GLC Calls For Recognition
'To New Heights' States GLC's Goals
Published: Sunday, February 26, 2012
Updated: Wednesday, January 9, 2013 18:01
In this year's UGBC presidential election cycle, both of the final teams met with the GLBTQ Leadership Council (GLC) and talked about their goals for the upcoming year. Since the UGBC's constitution was amended to include the GLC as an integral part, there has been an increased focus on the GLC's document, "To New Heights," which outlines their goals for Boston College over the next ten years.
Drafted three years ago by a team that included Carolyn McCrosson, GLC president and A&S '12, and Joshua Tingley, GLC vice president and A&S '13, "To New Heights" describes what the GLC's mission is, how they should be incorporated into the University by the administration, statements by students and faculty, and a 10-year plan for the GLC. Tingley described the document as a collaborative effort that included research into how their goals fit in with the Jesuit-Catholic identity of the school. "It is us showing what should be there and the reasoning behind it," he said.
After three years, there has been progress on some of their goals, as well as stagnation on others. At the highest level, the University has yet to acknowledge the issues. "‘To New Heights' is presented to the Board of Trustees every time [Mike] Kitlas [UGBC President and A&S '12] meets with them, but they have yet to acknowledge receiving it," Tingley said. "The president is unreceptive to talking about these things."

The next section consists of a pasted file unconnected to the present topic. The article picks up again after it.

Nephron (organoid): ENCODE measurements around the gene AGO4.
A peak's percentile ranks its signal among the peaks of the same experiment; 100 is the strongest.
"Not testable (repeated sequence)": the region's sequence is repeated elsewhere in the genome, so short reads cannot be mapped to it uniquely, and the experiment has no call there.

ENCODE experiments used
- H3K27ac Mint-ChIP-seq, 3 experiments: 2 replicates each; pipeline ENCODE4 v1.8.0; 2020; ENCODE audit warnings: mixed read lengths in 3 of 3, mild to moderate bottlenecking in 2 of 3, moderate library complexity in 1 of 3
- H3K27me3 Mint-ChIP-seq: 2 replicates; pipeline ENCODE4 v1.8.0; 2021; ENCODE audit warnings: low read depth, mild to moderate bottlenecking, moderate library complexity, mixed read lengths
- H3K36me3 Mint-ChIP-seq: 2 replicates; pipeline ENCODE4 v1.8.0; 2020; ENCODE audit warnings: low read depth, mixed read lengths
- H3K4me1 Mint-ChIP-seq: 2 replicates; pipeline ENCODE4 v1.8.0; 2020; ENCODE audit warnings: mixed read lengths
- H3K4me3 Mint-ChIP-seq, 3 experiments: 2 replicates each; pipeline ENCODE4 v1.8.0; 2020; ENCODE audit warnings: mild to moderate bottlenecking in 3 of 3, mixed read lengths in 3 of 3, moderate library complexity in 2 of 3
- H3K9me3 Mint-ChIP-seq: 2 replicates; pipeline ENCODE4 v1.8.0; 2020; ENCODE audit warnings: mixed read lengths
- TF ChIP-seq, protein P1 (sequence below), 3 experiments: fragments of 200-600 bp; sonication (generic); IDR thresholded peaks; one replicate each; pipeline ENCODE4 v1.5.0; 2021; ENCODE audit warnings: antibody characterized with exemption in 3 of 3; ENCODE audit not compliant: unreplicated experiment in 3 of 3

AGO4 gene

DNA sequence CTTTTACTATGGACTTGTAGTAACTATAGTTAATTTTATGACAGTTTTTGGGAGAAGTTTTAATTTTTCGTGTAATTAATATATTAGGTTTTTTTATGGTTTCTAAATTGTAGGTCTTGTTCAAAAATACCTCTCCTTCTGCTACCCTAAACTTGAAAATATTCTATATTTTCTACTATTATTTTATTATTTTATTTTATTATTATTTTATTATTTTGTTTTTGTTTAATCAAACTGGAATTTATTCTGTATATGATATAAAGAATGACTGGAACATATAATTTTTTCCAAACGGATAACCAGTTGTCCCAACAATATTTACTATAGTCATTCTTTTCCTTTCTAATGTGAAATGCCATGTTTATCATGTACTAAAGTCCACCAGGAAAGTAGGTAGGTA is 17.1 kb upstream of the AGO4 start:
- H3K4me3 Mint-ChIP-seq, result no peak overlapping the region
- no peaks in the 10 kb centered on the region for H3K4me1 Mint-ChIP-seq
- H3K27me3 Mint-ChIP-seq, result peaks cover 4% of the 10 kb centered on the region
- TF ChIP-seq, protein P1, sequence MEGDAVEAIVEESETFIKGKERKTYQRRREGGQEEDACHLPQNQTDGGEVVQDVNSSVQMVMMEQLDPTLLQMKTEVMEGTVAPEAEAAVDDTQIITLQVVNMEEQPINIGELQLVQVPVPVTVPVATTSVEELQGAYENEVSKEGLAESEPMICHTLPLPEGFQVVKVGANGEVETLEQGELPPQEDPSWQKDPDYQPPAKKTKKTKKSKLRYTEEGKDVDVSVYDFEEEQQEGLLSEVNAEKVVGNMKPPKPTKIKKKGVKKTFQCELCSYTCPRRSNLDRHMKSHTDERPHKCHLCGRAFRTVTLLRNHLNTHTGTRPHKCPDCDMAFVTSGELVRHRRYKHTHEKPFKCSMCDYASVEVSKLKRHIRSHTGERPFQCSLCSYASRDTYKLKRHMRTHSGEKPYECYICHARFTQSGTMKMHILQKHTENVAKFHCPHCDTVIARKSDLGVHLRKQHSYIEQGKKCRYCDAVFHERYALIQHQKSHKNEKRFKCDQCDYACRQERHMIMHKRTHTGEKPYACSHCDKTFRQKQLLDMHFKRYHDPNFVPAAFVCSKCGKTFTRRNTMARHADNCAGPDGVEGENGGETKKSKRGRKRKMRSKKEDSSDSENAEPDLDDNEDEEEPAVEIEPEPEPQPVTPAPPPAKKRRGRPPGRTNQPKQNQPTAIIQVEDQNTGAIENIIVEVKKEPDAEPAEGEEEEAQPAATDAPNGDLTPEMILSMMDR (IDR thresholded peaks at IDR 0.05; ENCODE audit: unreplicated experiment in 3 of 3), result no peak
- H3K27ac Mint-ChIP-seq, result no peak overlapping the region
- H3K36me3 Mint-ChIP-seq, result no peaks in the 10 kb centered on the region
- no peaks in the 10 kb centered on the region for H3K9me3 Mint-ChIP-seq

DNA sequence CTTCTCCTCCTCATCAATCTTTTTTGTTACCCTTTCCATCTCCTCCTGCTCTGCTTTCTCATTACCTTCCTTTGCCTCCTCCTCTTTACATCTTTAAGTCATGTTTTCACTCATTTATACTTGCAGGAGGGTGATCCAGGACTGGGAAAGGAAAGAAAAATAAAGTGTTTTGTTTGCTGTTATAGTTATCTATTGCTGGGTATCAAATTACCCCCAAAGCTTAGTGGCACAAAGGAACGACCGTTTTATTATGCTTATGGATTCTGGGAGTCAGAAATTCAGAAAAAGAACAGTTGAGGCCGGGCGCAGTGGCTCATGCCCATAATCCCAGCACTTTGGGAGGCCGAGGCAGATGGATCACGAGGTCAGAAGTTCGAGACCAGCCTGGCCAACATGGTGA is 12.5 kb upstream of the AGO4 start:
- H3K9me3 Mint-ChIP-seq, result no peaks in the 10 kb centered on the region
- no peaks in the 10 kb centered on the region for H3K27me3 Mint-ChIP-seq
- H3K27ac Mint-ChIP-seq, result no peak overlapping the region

At lower levels, the GLC has made progress with the administration. "[Vice President for Student Affairs Patrick] Rombalski has talked with us a lot. He is more willing to have a discussion," Tingley said. "ResLife has had multiple trainings for the RAs and RDs about diversity of sexual orientation and gender identities. Health Services underwent training about being providers for GLBTQ students." The GLC has pushed for these changes through dialogue with Rombalski and the Office of the Vice President for Student Affairs.
Progress has also been made through the Queer Peers program and the Safe Spaces campaign. Functioning as a peer-mentoring group, Queer Peers has expanded its physical presence on campus, and has more RAs discussing it in their hall talks this year. In order to advance the Safe Spaces campaign, the GLC has been in dialogue with the Lesbian and Gay Faculty, Staff, and Administrators Association (LGFSAA) this year.
"There would be places on campus where students could feel comfortable going and approaching someone for information," McCrosson said. "There would be people who are willing to talk about these issues confidentially."
"We want to show students that this would be a place where they could feel safe and accepted," Tingley said. "We have a list of professors, staff, and administrators who would be willing to do this. We want to see something on people's doors. We want an institutionalized program. The administration doesn't want to imply that there are unsafe spaces on campus because it is bad for the image of the school."
In the long-term, the GLC wants to see the establishment of a GLBTQ Resource Center that would function like the AHANA Center does. Citing Tufts University as an example, McCrosson and Tingley described the center as having a paid full-time staff, resources for students, as well as a place to meet and get together. They also want to establish a scholarship similar to the Martin Luther King, Jr. scholarship that would be for someone who has contributed a lot on campus and would pay for the student's senior year.
Eventually, they hope to work with the faculty to establish a Queer Studies minor that would be similar to the cultural minors, such as Irish Studies or German Studies.